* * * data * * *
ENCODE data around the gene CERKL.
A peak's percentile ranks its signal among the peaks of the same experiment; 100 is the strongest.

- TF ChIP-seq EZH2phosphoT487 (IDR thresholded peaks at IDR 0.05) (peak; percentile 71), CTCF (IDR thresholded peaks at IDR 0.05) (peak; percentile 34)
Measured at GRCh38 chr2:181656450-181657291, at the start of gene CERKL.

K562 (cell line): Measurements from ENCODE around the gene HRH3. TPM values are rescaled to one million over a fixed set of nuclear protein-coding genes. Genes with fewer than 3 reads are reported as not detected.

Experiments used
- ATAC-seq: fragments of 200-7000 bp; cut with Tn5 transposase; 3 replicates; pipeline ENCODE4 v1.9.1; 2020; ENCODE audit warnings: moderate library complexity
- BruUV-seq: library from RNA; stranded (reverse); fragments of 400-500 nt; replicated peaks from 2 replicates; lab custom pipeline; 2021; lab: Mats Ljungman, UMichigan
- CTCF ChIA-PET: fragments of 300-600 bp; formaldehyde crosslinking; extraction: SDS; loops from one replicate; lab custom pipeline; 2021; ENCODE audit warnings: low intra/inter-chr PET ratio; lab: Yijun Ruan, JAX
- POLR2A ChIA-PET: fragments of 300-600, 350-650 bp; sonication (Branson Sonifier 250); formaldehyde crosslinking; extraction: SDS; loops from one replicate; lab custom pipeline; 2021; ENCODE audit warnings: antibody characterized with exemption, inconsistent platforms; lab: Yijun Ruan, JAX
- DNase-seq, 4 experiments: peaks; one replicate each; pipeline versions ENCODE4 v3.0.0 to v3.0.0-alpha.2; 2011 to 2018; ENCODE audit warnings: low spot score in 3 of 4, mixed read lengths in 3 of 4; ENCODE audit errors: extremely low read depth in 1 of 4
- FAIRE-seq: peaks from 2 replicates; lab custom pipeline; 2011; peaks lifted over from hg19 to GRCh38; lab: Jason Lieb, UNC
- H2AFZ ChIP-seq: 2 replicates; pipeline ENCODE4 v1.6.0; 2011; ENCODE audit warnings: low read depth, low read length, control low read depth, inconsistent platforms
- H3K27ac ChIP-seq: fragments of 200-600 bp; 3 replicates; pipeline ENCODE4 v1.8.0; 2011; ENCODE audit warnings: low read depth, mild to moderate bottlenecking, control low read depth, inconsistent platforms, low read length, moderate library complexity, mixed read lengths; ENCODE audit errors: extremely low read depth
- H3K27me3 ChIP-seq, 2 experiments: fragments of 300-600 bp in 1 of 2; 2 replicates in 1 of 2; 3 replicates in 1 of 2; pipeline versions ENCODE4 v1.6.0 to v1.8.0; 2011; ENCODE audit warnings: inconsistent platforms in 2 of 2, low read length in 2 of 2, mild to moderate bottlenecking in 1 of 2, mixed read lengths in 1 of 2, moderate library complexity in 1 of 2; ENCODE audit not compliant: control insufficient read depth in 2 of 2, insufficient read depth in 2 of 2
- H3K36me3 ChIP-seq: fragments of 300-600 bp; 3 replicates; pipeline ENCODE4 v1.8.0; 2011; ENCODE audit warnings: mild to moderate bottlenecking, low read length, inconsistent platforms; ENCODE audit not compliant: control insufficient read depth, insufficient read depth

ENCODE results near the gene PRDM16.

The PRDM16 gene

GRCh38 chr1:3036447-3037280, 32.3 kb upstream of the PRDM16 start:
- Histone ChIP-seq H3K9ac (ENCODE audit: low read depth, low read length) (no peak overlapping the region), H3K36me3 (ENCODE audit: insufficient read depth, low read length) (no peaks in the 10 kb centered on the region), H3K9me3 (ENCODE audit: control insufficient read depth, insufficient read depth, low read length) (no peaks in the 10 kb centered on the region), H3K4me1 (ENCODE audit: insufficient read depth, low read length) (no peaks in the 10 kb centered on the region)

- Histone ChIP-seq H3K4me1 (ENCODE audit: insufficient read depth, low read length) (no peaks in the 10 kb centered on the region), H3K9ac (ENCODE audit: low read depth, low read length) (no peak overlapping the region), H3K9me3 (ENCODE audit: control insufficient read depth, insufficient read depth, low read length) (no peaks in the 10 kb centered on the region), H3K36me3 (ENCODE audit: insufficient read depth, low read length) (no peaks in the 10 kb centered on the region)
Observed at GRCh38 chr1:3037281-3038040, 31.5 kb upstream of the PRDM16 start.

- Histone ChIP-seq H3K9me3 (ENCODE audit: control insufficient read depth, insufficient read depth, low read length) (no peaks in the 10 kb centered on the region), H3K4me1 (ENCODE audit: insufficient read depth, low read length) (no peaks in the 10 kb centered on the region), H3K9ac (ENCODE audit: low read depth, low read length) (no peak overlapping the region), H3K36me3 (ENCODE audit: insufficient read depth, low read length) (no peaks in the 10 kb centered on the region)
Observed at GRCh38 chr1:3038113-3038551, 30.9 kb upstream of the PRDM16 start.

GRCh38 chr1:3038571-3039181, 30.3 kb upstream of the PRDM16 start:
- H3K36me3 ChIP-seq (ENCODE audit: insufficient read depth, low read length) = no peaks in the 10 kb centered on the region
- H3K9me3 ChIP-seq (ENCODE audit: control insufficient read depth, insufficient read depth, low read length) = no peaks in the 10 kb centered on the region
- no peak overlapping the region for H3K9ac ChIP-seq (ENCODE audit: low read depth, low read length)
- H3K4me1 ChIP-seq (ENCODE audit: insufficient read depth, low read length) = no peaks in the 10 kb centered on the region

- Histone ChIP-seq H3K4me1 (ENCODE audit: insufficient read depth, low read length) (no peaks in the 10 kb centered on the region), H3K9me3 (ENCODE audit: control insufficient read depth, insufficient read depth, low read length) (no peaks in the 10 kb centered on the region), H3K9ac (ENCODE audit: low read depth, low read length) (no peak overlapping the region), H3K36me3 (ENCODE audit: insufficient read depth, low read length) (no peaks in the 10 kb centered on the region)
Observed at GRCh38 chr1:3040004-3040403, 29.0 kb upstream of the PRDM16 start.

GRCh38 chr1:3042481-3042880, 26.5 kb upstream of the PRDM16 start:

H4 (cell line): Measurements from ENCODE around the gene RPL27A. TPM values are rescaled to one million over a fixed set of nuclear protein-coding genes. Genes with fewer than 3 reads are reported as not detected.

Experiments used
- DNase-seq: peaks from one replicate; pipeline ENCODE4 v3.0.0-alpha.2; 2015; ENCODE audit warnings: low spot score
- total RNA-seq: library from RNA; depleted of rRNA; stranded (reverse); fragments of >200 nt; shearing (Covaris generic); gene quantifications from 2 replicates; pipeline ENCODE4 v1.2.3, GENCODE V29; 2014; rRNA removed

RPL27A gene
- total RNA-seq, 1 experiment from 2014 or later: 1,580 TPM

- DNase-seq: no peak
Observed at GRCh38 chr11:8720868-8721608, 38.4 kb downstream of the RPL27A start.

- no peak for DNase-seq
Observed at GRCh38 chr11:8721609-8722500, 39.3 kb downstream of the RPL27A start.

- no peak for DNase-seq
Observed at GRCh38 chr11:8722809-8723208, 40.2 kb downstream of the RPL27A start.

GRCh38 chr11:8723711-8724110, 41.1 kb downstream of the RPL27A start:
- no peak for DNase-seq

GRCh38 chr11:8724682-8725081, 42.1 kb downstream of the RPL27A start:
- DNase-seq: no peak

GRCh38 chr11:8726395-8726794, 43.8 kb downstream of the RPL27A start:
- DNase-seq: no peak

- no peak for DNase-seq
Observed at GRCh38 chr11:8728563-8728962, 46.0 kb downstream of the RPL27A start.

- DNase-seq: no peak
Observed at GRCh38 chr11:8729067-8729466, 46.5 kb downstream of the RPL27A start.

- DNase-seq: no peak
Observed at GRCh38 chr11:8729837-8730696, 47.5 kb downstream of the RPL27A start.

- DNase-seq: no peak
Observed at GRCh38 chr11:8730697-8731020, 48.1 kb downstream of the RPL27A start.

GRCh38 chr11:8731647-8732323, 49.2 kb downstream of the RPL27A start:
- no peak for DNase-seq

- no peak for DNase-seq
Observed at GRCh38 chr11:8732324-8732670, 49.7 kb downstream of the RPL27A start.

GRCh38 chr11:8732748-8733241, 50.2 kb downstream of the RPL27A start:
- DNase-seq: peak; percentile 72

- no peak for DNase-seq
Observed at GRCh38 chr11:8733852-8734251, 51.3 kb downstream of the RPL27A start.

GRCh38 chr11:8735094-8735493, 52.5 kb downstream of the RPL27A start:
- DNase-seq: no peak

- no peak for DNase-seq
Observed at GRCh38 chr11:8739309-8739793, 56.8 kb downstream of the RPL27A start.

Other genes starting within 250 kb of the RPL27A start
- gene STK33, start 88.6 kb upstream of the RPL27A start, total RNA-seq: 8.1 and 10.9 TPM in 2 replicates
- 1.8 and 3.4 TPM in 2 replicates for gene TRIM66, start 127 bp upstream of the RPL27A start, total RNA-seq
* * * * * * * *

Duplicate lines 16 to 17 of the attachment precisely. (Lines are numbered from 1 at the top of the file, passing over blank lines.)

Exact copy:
- H3K36me3 ChIP-seq: fragments of 300-600 bp; 3 replicates; pipeline ENCODE4 v1.8.0; 2011; ENCODE audit warnings: mild to moderate bottlenecking, low read length, inconsistent platforms; ENCODE audit not compliant: control insufficient read depth, insufficient read depth

ENCODE results near the gene PRDM16.